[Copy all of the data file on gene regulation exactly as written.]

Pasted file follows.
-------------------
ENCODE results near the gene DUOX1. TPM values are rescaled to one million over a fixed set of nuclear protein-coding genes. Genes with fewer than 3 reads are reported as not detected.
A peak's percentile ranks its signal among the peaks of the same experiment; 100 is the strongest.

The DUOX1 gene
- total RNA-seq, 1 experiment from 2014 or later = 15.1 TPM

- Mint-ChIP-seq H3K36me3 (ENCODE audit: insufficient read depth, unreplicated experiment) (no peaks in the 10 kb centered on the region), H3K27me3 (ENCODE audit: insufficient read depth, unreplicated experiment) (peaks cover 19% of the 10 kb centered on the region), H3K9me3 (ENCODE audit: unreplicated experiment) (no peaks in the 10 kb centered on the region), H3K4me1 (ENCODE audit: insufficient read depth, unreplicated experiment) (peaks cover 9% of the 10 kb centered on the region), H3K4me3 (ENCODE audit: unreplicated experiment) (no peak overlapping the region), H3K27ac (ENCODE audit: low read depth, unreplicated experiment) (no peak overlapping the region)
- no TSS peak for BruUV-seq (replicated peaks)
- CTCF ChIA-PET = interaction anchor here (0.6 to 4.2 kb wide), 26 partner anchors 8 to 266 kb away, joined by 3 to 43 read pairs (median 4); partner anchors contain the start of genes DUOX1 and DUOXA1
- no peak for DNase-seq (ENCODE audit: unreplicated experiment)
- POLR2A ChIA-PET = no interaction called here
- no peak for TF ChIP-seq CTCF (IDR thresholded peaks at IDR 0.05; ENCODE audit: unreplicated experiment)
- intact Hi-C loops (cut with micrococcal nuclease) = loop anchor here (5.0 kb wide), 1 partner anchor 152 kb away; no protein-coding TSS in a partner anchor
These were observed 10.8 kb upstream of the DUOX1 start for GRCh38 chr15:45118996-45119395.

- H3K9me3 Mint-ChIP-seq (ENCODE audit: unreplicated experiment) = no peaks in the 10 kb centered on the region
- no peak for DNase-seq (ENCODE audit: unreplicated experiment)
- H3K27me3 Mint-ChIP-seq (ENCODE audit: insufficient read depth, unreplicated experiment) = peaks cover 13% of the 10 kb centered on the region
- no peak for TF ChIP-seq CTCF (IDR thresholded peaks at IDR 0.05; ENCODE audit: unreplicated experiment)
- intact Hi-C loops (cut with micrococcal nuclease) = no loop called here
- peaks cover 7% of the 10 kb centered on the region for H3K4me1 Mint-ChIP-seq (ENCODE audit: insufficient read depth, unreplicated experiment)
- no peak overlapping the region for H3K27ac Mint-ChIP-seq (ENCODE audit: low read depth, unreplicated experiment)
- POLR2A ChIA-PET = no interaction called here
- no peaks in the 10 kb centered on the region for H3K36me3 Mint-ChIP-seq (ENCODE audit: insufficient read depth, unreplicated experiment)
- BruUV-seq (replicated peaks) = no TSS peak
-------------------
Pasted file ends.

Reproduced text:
ENCODE results near the gene DUOX1. TPM values are rescaled to one million over a fixed set of nuclear protein-coding genes. Genes with fewer than 3 reads are reported as not detected.
A peak's percentile ranks its signal among the peaks of the same experiment; 100 is the strongest.

The DUOX1 gene
- total RNA-seq, 1 experiment from 2014 or later = 15.1 TPM

- Mint-ChIP-seq H3K36me3 (ENCODE audit: insufficient read depth, unreplicated experiment) (no peaks in the 10 kb centered on the region), H3K27me3 (ENCODE audit: insufficient read depth, unreplicated experiment) (peaks cover 19% of the 10 kb centered on the region), H3K9me3 (ENCODE audit: unreplicated experiment) (no peaks in the 10 kb centered on the region), H3K4me1 (ENCODE audit: insufficient read depth, unreplicated experiment) (peaks cover 9% of the 10 kb centered on the region), H3K4me3 (ENCODE audit: unreplicated experiment) (no peak overlapping the region), H3K27ac (ENCODE audit: low read depth, unreplicated experiment) (no peak overlapping the region)
- no TSS peak for BruUV-seq (replicated peaks)
- CTCF ChIA-PET = interaction anchor here (0.6 to 4.2 kb wide), 26 partner anchors 8 to 266 kb away, joined by 3 to 43 read pairs (median 4); partner anchors contain the start of genes DUOX1 and DUOXA1
- no peak for DNase-seq (ENCODE audit: unreplicated experiment)
- POLR2A ChIA-PET = no interaction called here
- no peak for TF ChIP-seq CTCF (IDR thresholded peaks at IDR 0.05; ENCODE audit: unreplicated experiment)
- intact Hi-C loops (cut with micrococcal nuclease) = loop anchor here (5.0 kb wide), 1 partner anchor 152 kb away; no protein-coding TSS in a partner anchor
These were observed 10.8 kb upstream of the DUOX1 start for GRCh38 chr15:45118996-45119395.

- H3K9me3 Mint-ChIP-seq (ENCODE audit: unreplicated experiment) = no peaks in the 10 kb centered on the region
- no peak for DNase-seq (ENCODE audit: unreplicated experiment)
- H3K27me3 Mint-ChIP-seq (ENCODE audit: insufficient read depth, unreplicated experiment) = peaks cover 13% of the 10 kb centered on the region
- no peak for TF ChIP-seq CTCF (IDR thresholded peaks at IDR 0.05; ENCODE audit: unreplicated experiment)
- intact Hi-C loops (cut with micrococcal nuclease) = no loop called here
- peaks cover 7% of the 10 kb centered on the region for H3K4me1 Mint-ChIP-seq (ENCODE audit: insufficient read depth, unreplicated experiment)
- no peak overlapping the region for H3K27ac Mint-ChIP-seq (ENCODE audit: low read depth, unreplicated experiment)
- POLR2A ChIA-PET = no interaction called here
- no peaks in the 10 kb centered on the region for H3K36me3 Mint-ChIP-seq (ENCODE audit: insufficient read depth, unreplicated experiment)
- BruUV-seq (replicated peaks) = no TSS peak